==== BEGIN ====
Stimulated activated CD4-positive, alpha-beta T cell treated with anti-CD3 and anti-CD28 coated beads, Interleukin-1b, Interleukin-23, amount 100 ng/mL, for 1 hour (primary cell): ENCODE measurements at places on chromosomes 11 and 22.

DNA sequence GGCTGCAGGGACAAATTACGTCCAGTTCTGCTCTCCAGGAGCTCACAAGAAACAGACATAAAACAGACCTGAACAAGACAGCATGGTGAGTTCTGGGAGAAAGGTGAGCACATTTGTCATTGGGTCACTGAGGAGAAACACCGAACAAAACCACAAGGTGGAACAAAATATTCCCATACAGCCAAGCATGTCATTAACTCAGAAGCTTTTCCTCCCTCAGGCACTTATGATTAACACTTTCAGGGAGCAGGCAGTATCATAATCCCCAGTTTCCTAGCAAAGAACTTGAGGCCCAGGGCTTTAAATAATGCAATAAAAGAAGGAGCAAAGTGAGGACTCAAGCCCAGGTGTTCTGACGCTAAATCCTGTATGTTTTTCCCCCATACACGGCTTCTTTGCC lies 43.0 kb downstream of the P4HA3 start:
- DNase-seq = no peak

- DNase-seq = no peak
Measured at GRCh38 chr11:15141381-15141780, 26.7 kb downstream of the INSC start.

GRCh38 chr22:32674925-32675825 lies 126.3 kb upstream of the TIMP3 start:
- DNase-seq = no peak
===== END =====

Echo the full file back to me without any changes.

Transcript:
Stimulated activated CD4-positive, alpha-beta T cell treated with anti-CD3 and anti-CD28 coated beads, Interleukin-1b, Interleukin-23, amount 100 ng/mL, for 1 hour (primary cell): ENCODE measurements at places on chromosomes 11 and 22.

DNA sequence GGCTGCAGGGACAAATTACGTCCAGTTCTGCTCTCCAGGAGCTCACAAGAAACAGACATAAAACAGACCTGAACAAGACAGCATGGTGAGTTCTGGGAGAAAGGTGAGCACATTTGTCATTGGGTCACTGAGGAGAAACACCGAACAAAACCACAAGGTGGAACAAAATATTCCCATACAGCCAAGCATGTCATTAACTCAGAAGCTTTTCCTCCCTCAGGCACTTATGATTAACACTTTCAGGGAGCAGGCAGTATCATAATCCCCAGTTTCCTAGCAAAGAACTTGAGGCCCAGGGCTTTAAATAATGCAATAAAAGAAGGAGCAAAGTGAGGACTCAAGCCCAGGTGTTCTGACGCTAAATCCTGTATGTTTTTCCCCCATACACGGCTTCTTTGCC lies 43.0 kb downstream of the P4HA3 start:
- DNase-seq = no peak

- DNase-seq = no peak
Measured at GRCh38 chr11:15141381-15141780, 26.7 kb downstream of the INSC start.

GRCh38 chr22:32674925-32675825 lies 126.3 kb upstream of the TIMP3 start:
- DNase-seq = no peak